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When Adrian Parker took his daughter to the Barclays Eagle Lab near their home in Brighton for a half-term project, he posed the team with an unusual challenge.

Rilee, who turned four on New Year’s Eve, was born without a left hand and although she is well used to managing, Adrian wondered how a prosthetic arm might give her more freedom.

“We were looking at the 3D printer and talking about what kinds of things they could make and I said: ‘My daughter might make a good subject for you’,” he says. “I put it out there half not expecting to hear anything back.”

To his surprise, the team were up for the challenge. “3D printing an arm is much cheaper and faster than the traditional methods,” says Jon Paterson, lab technician at Brighton Eagle Lab. “It’s about taking these simple measurements, adapting your model, pressing print and that gives you a finished version.

 

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It’s one of those moments that will stick with you. To strap on this arm and then instantly she’s grabbing and using her wrist. It’s what I do my job for. It’s the reason I turn up every day. To do these little golden moments.
Jon Paterson, Lab Technician at Brighton Eagle Lab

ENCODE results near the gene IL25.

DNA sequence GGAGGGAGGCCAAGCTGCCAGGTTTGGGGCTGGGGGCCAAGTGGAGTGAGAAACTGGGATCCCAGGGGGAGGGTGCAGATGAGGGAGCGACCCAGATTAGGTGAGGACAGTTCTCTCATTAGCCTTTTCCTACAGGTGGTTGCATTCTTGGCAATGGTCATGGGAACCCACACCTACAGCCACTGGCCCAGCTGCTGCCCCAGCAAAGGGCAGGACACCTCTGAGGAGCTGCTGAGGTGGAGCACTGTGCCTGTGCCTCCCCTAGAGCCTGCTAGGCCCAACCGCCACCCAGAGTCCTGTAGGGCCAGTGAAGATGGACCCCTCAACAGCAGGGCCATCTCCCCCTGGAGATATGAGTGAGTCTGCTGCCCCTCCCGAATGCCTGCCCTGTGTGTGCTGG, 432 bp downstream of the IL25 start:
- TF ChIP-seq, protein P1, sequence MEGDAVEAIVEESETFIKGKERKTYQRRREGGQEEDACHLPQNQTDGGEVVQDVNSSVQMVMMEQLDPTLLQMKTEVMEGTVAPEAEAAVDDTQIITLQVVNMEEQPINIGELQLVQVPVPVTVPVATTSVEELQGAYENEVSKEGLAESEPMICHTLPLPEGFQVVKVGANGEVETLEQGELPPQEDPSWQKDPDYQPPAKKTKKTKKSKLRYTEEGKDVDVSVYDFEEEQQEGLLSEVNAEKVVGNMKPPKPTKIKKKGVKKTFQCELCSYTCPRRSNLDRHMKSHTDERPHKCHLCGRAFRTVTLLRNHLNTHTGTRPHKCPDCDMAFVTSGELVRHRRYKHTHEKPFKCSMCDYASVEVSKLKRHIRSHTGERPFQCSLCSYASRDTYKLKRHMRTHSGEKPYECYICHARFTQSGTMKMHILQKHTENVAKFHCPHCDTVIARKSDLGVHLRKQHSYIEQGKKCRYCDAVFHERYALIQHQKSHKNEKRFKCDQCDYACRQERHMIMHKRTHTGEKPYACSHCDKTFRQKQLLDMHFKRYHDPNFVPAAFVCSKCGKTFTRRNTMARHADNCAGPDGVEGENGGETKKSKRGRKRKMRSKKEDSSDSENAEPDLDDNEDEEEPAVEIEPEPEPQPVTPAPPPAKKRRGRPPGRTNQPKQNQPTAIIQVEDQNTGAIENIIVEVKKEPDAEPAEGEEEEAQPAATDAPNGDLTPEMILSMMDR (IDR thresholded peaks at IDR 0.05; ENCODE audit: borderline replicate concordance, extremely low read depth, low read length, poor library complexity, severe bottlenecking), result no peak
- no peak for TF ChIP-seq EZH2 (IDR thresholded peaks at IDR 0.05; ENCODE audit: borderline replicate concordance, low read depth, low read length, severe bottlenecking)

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Rilee trying her new hand

“Rilee is a really cute little four-year-old. We do a lot of ‘Make Special’ events so this was my ‘Make Special’ – to make Rilee a hand.”

Describing the moment – captured in the film below – when he first presented and fitted the new arm to Rilee in September last year, Jon says: “(It) was amazing. It’s one of those moments that will stick with you. To strap on this arm and then instantly she’s grabbing and using her wrist. It’s what I do my job for. It’s the reason I turn up every day. To do these little golden moments.”

Adrian says it has made all the difference to his daughter, who can now do everyday tasks that most of us take for granted. “She uses it when you need two hands to grip, for example when she’s taking the lid off a pen,” he says. “Now she can hold the pen in her prosthetic hand and take the lid off with her right hand.”

Using a knife and fork, picking up a tennis racket and ball and generally playing with toys are all easier – and her parents say the arm also helps her keep up with her ten-year-old brother, Finley, and eight-year-old sister, Lily.

But Adrian, who is himself a Barclays employee, working in Brighton as a Premier Banking manager, says the knowledge that the team will support them in future is even more important

“It’s going to be an ongoing thing,” he says. “At the moment Rilee just gets on with it like any four-year-old, with or without her new arm. But there will come a time – when she starts school later this year, for example - when she has more awareness of being different and starts to question it more.

“Working with the guys at Eagle Labs has been absolutely amazing. They have been great at getting to known Rilee and we’ve built some really good close friends here now. It’s amazing to know that as she grows and progresses, gets the strength to use the arm more and needs adjustments, there’s always an open door for her to go back there. For Rilee, that’s going to be brilliant going forward.”

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